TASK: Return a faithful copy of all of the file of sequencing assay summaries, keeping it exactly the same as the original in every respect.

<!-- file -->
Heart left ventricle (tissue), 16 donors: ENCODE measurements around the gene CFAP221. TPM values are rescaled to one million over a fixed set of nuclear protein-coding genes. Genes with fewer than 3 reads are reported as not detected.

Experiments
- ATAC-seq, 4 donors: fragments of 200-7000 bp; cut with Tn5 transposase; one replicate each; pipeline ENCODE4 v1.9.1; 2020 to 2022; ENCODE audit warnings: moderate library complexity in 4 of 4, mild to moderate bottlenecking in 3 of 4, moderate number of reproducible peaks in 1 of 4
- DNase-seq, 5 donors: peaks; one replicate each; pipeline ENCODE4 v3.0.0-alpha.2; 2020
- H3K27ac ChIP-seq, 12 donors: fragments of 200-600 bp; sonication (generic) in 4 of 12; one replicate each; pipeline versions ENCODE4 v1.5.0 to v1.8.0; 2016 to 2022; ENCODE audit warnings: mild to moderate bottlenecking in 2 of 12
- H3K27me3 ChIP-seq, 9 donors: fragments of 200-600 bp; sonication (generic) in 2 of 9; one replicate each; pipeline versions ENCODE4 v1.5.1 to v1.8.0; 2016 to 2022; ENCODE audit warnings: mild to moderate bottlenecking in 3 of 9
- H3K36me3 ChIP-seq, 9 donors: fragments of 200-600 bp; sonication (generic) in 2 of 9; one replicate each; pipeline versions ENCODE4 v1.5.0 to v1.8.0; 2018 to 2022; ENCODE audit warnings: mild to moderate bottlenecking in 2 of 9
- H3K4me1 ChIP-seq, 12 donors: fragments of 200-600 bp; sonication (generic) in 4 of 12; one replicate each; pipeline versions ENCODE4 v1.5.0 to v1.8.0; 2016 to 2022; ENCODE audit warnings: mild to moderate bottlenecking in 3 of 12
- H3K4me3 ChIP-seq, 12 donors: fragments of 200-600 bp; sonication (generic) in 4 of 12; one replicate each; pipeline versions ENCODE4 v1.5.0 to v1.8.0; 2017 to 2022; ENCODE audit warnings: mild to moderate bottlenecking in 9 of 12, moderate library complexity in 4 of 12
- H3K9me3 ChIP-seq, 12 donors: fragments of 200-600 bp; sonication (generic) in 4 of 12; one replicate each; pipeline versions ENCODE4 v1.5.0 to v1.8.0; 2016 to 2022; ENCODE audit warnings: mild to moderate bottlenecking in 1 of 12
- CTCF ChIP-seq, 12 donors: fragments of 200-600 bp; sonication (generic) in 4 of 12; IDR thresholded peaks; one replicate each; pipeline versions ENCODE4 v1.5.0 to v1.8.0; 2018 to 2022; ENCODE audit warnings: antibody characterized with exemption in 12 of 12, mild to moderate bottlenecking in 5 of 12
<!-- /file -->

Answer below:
Heart left ventricle (tissue), 16 donors: ENCODE measurements around the gene CFAP221. TPM values are rescaled to one million over a fixed set of nuclear protein-coding genes. Genes with fewer than 3 reads are reported as not detected.

Experiments
- ATAC-seq, 4 donors: fragments of 200-7000 bp; cut with Tn5 transposase; one replicate each; pipeline ENCODE4 v1.9.1; 2020 to 2022; ENCODE audit warnings: moderate library complexity in 4 of 4, mild to moderate bottlenecking in 3 of 4, moderate number of reproducible peaks in 1 of 4
- DNase-seq, 5 donors: peaks; one replicate each; pipeline ENCODE4 v3.0.0-alpha.2; 2020
- H3K27ac ChIP-seq, 12 donors: fragments of 200-600 bp; sonication (generic) in 4 of 12; one replicate each; pipeline versions ENCODE4 v1.5.0 to v1.8.0; 2016 to 2022; ENCODE audit warnings: mild to moderate bottlenecking in 2 of 12
- H3K27me3 ChIP-seq, 9 donors: fragments of 200-600 bp; sonication (generic) in 2 of 9; one replicate each; pipeline versions ENCODE4 v1.5.1 to v1.8.0; 2016 to 2022; ENCODE audit warnings: mild to moderate bottlenecking in 3 of 9
- H3K36me3 ChIP-seq, 9 donors: fragments of 200-600 bp; sonication (generic) in 2 of 9; one replicate each; pipeline versions ENCODE4 v1.5.0 to v1.8.0; 2018 to 2022; ENCODE audit warnings: mild to moderate bottlenecking in 2 of 9
- H3K4me1 ChIP-seq, 12 donors: fragments of 200-600 bp; sonication (generic) in 4 of 12; one replicate each; pipeline versions ENCODE4 v1.5.0 to v1.8.0; 2016 to 2022; ENCODE audit warnings: mild to moderate bottlenecking in 3 of 12
- H3K4me3 ChIP-seq, 12 donors: fragments of 200-600 bp; sonication (generic) in 4 of 12; one replicate each; pipeline versions ENCODE4 v1.5.0 to v1.8.0; 2017 to 2022; ENCODE audit warnings: mild to moderate bottlenecking in 9 of 12, moderate library complexity in 4 of 12
- H3K9me3 ChIP-seq, 12 donors: fragments of 200-600 bp; sonication (generic) in 4 of 12; one replicate each; pipeline versions ENCODE4 v1.5.0 to v1.8.0; 2016 to 2022; ENCODE audit warnings: mild to moderate bottlenecking in 1 of 12
- CTCF ChIP-seq, 12 donors: fragments of 200-600 bp; sonication (generic) in 4 of 12; IDR thresholded peaks; one replicate each; pipeline versions ENCODE4 v1.5.0 to v1.8.0; 2018 to 2022; ENCODE audit warnings: antibody characterized with exemption in 12 of 12, mild to moderate bottlenecking in 5 of 12